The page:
What has Been the Effect of Obamacare and What's to Come Under the Law?
The Affordable Health Care Act, often referred to as Obamacare, became law in 2010. Has it affected our healthcare? If so, how? And what's to come? Let's determine where we are now compared to how we stood on health insurance in 2010.
Yes, Obamacare has had a big effect on our healthcare. Some of the provisions in effect are:
- Tax credits for small employers helping employees with insurance;
- Insurance companies have been required to give 4 million seniors 50% discounts on name brand prescription drugs to overcome the Medicare problem called the "donut hole;"
- Coverage for young adults has been expanded to permit them to stay on parents' policies until they are 26, long enough to get most through school or other job-training programs;
- Insurance plans for pre-existing conditions have been created; and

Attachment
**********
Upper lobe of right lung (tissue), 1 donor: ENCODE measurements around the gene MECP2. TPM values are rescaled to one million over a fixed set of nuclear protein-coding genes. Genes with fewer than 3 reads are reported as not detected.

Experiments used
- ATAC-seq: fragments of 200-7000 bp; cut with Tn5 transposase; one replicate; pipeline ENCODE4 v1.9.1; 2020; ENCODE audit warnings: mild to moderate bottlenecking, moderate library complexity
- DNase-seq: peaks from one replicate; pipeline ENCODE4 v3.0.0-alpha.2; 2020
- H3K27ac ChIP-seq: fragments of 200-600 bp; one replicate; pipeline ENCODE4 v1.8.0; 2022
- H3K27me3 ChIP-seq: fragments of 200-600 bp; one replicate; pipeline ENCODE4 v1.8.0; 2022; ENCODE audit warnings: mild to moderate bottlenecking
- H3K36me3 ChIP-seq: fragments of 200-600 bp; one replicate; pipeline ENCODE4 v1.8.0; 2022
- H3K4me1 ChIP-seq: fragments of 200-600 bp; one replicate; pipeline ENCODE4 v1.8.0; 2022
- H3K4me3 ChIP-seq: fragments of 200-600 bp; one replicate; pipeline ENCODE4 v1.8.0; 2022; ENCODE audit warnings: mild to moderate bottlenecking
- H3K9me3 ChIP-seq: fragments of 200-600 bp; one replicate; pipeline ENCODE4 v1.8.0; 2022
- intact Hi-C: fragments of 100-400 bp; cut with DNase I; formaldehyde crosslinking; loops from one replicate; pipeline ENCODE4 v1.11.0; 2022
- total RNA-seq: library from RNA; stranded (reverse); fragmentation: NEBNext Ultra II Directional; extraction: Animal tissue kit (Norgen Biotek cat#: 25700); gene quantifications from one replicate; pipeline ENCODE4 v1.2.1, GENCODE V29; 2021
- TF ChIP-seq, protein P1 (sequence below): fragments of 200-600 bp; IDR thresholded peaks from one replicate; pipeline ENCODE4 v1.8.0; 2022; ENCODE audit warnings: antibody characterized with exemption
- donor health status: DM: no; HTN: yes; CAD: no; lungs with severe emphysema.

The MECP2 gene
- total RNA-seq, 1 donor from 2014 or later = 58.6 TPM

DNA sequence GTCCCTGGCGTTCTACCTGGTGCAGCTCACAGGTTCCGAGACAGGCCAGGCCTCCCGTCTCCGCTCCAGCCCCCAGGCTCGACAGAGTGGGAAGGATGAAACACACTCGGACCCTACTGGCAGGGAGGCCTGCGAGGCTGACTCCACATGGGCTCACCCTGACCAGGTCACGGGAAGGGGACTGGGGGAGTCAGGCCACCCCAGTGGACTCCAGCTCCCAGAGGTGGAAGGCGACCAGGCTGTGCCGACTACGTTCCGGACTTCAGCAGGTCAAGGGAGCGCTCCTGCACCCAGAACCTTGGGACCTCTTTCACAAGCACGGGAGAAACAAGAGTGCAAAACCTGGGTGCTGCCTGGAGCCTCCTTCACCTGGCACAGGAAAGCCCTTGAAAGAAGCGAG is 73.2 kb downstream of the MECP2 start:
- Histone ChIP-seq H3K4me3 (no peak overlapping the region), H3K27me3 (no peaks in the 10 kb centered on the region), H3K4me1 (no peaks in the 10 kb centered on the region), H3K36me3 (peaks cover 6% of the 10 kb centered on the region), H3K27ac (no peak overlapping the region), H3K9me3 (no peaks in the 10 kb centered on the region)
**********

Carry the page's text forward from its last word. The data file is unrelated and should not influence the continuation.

- Lifetime limits on insurance coverage have been eliminated. No one has to worry that a catastrophic illness will deprive a family of everything it has in order to get treatment for the sick family member.
All these things happened under the law in 2010.
In January 2011, a provision of the law took effect to rein in health insurance costs. It requires that at least 80% of insurance premium dollars are spent on health care services and health care quality improvement. That's designed to keep the insurance companies from spending our premium dollars to give insurance executives big paychecks. If they do, they have to refund premiums to policyholders like employers and you and me.
Funding for new community health centers has resulted in the treatment of 20 million more citizens in the U.S. The non-partisan Congressional Budget Office predicts that the public's money saved by preventive care and early treatment will save Medicaid several times more than the cost of those centers. I haven't listed what the law mandates for the future, but I'll do that for you soon. Health is our most important asset.